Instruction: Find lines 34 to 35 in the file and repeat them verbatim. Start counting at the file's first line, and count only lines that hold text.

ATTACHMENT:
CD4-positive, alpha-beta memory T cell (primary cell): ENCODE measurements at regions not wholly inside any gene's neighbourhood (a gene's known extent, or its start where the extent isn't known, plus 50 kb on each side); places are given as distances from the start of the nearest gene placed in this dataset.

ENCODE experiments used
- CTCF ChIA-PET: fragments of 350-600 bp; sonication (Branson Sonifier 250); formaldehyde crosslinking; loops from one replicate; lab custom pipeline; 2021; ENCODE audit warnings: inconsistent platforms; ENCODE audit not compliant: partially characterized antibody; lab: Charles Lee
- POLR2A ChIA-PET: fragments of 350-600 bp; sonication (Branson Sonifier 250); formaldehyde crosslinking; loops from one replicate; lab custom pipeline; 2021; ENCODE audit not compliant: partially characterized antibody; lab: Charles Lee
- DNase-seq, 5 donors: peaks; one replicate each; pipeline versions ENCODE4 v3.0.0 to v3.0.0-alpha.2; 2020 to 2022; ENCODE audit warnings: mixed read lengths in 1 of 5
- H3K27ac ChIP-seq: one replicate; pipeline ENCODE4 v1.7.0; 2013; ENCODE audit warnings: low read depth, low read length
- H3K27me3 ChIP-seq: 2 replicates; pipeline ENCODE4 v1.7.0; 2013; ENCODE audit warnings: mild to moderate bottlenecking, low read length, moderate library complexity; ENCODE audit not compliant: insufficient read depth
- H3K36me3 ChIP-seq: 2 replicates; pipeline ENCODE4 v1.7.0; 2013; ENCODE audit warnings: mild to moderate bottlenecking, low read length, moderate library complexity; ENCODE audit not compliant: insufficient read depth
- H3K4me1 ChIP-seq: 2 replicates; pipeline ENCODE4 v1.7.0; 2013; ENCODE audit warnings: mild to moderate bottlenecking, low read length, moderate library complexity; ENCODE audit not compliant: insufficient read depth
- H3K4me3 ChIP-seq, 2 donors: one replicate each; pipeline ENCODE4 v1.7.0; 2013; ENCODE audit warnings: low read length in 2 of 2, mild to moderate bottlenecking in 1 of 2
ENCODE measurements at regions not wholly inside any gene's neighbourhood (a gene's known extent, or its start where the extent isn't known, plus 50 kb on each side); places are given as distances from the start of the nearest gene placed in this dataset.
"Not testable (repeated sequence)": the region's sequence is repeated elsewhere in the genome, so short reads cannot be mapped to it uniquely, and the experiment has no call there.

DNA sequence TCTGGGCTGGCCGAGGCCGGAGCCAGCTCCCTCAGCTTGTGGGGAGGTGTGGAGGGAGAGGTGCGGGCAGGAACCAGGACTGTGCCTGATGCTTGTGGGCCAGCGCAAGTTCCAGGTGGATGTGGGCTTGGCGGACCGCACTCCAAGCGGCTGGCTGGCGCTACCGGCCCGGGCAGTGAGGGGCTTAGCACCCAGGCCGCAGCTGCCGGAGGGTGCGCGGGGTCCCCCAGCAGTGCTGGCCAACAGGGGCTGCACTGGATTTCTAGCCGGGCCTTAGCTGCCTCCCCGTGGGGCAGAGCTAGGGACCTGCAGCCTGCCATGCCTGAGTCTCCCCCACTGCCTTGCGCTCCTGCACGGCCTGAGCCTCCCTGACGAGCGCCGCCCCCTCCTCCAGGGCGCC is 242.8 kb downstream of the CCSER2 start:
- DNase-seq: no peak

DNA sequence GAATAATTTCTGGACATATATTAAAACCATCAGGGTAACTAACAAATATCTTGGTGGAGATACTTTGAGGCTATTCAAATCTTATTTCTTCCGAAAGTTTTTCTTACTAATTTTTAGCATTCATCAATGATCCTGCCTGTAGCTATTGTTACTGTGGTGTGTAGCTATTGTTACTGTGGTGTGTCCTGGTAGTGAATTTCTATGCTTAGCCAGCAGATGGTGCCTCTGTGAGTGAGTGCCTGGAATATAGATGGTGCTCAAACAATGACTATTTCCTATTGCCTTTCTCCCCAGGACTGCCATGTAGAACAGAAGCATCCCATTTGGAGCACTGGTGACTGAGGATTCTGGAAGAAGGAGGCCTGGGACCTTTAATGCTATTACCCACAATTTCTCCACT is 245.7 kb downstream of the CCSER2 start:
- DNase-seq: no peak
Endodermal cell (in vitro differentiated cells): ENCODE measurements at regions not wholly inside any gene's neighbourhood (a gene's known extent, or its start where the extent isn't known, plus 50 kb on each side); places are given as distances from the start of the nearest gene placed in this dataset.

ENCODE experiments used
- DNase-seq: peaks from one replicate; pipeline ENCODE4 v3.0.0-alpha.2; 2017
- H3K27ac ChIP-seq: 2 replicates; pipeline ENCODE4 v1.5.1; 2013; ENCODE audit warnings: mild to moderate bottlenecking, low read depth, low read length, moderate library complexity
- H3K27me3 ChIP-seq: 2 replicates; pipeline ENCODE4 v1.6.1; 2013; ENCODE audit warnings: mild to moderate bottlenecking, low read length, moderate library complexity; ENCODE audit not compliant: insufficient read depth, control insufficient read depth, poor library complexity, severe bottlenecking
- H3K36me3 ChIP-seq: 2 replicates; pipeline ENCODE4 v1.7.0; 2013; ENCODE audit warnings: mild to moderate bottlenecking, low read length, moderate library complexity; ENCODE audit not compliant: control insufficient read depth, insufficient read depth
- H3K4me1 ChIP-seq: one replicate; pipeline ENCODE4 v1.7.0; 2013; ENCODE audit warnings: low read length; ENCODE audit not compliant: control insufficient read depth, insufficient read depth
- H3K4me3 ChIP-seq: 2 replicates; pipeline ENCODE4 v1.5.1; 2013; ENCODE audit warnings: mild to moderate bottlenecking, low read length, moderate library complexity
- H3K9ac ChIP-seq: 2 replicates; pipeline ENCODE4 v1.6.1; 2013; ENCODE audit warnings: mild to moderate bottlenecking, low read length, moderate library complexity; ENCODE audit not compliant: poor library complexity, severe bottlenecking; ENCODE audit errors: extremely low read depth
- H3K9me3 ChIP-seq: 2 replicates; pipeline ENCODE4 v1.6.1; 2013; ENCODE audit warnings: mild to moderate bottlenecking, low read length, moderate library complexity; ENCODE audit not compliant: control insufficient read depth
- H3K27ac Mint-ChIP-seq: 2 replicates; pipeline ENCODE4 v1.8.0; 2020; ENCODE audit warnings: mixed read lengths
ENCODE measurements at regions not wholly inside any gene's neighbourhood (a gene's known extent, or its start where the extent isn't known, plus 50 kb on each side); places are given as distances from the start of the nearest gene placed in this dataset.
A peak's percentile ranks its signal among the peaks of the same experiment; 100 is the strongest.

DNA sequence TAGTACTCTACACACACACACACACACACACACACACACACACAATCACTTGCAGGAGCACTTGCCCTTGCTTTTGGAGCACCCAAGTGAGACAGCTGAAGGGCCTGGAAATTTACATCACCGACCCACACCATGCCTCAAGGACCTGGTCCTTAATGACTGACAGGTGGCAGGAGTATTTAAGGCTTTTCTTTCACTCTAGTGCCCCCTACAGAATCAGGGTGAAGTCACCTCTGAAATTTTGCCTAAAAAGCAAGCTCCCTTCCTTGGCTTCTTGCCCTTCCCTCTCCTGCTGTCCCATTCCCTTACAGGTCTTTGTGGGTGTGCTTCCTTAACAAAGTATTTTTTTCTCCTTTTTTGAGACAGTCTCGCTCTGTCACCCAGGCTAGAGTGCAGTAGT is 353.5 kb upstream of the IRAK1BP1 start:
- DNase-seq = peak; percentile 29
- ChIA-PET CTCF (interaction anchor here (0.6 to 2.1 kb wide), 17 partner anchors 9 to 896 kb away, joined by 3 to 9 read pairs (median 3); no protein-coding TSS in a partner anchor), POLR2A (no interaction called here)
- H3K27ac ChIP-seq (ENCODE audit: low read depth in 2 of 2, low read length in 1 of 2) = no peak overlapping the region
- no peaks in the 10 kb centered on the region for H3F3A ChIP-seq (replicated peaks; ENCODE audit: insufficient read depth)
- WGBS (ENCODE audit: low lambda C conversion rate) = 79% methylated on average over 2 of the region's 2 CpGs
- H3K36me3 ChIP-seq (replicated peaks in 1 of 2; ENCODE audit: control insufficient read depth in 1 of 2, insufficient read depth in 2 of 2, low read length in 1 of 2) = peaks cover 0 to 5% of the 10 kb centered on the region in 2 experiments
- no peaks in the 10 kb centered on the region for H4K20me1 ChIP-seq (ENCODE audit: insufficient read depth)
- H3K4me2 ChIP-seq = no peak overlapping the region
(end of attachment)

- no peaks in the 10 kb centered on the region for H3F3A ChIP-seq (replicated peaks; ENCODE audit: insufficient read depth)
- WGBS (ENCODE audit: low lambda C conversion rate) = 79% methylated on average over 2 of the region's 2 CpGs